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to deal with the fact that the public headers may be used with pre-c99
compilers, __restrict is used in place of restrict, and defined
appropriately for any supported compiler. we also avoid the form
[restrict] since older versions of gcc rejected it due to a bug in the
original c99 standard, and instead use the form *restrict.
this patch improves the correctness, simplicity, and size of
cancellation-related code. modulo any small errors, it should now be
completely conformant, safe, and resource-leak free.
the notion of entering and exiting cancellation-point context has been
completely eliminated and replaced with alternative syscall assembly
code for cancellable syscalls. the assembly is responsible for setting
up execution context information (stack pointer and address of the
syscall instruction) which the cancellation signal handler can use to
determine whether the interrupted code was in a cancellable state.
these changes eliminate race conditions in the previous generation of
cancellation handling code (whereby a cancellation request received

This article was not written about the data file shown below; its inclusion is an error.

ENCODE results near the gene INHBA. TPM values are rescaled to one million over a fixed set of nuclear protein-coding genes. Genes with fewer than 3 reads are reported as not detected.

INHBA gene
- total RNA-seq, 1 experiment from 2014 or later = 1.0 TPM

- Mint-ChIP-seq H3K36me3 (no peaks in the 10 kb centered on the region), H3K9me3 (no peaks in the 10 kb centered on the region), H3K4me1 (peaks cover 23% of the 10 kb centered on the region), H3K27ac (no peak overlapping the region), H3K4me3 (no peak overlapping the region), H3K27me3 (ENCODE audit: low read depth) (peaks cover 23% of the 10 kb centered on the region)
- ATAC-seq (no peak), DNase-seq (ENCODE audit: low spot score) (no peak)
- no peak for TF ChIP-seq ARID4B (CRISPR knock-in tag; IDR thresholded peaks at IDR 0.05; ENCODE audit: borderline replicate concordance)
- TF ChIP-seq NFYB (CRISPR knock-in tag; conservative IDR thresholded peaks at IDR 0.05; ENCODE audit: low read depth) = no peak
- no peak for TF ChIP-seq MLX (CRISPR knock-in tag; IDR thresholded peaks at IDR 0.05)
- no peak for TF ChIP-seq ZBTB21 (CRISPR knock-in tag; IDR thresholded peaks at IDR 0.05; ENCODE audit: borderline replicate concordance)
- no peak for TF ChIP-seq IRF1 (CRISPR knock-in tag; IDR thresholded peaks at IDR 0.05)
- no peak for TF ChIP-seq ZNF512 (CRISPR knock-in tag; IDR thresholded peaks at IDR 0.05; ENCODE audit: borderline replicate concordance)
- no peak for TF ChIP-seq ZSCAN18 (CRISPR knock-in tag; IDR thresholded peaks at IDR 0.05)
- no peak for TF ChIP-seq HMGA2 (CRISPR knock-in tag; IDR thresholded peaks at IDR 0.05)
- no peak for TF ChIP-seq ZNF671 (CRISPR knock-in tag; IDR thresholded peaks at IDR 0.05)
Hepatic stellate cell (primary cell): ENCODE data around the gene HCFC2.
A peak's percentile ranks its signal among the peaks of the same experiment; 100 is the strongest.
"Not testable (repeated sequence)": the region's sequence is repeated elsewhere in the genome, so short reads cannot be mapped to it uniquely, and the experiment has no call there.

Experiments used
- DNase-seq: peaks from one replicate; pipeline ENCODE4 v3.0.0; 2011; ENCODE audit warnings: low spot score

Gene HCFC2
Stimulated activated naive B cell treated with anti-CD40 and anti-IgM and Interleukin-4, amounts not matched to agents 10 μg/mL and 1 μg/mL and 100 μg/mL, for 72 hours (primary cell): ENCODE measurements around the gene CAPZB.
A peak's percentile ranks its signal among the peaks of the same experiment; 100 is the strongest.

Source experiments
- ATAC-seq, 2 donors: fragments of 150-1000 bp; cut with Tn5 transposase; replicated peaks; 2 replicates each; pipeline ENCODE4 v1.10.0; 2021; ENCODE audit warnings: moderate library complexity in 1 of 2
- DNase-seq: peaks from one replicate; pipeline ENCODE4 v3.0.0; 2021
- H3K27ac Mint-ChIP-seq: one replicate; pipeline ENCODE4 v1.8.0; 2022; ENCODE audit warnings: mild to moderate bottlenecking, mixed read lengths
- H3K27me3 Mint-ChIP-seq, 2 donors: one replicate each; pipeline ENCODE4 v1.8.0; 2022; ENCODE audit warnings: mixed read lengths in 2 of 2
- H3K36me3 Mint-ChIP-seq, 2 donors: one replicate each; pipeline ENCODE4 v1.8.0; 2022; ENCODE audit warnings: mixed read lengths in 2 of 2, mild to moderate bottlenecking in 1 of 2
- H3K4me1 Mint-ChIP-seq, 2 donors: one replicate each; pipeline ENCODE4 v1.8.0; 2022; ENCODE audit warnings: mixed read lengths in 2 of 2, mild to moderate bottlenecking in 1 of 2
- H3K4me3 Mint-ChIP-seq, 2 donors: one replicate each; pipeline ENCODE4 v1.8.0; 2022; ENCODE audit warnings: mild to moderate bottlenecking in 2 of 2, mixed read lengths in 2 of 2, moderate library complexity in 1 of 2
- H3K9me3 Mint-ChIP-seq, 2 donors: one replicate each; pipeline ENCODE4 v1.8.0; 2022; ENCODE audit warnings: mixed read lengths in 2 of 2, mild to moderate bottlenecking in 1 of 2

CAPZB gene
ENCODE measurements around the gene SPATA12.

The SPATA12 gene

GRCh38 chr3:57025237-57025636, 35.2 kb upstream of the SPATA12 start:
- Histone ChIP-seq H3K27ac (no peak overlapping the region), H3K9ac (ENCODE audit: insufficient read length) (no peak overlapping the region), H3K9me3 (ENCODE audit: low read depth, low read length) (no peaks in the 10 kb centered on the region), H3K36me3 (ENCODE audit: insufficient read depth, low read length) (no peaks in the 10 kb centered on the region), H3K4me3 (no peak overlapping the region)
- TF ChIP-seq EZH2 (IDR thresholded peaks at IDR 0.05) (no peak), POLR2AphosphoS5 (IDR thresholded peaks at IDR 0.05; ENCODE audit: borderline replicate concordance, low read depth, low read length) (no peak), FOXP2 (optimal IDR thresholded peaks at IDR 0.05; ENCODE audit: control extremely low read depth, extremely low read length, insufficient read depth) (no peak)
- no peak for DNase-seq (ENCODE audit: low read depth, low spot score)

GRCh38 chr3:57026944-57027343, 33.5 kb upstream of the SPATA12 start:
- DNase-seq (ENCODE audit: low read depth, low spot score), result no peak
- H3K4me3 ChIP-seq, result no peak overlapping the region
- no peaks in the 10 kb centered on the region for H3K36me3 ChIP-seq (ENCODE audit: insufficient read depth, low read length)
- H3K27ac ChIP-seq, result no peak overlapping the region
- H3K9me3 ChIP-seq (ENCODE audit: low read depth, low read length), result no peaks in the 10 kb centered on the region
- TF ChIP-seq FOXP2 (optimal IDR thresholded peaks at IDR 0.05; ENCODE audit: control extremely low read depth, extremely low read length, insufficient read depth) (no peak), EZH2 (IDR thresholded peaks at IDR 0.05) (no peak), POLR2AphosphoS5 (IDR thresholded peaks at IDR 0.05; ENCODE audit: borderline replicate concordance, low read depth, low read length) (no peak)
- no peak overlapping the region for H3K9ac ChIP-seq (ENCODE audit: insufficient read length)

just prior to the syscall would not be processed, leaving the syscall
to block, potentially indefinitely), and remedy an issue where
non-cancellable syscalls made from signal handlers became cancellable
if the signal handler interrupted a cancellation point.
x86_64 asm is untested and may need a second try to get it right.
this commit addresses two issues:
1. a race condition, whereby a cancellation request occurring after a
syscall returned from kernelspace but before the subsequent
CANCELPT_END would cause cancellable resource-allocating syscalls
(like open) to leak resources.
2. signal handlers invoked while the thread was blocked at a
cancellation point behaved as if asynchronous cancellation mode wer in
effect, resulting in potentially dangerous state corruption if a
cancellation request occurs.
the glibc/nptl implementation of threads shares both of these issues.
with this commit, both are fixed. however, cancellation points
encountered in a signal handler will not be acted upon if the signal
was received while the thread was already at a cancellation point.
they will of course be acted upon after the signal handler returns, so
in real-world usage where signal handlers quickly return, it should
not be a problem. it's possible to solve this problem too by having
sigaction() wrap all signal handlers with a function that uses a
pthread_cleanup handler to catch cancellation, patch up the saved
context, and return into the cancellable function that will catch and
act upon the cancellation. however that would be a lot of complexity
for minimal if any benefit...